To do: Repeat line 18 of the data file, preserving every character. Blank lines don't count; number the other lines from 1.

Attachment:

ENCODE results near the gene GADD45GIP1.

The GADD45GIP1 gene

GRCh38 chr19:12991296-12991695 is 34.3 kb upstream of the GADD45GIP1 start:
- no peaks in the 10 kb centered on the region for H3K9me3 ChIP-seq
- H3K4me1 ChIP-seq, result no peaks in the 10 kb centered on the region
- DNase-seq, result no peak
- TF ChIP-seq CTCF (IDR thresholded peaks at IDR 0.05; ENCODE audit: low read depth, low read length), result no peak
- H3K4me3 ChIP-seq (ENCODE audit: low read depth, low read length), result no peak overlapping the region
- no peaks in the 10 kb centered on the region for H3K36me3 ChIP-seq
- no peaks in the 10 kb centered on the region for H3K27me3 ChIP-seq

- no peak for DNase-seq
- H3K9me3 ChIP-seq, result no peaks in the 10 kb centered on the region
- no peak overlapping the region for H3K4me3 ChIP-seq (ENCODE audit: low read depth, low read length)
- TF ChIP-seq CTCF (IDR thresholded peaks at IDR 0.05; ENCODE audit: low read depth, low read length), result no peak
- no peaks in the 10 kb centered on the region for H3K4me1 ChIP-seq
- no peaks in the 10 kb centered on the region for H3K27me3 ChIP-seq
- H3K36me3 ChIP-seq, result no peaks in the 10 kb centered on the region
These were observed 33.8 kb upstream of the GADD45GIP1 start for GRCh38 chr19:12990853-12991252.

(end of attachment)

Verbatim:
These were observed 33.8 kb upstream of the GADD45GIP1 start for GRCh38 chr19:12990853-12991252.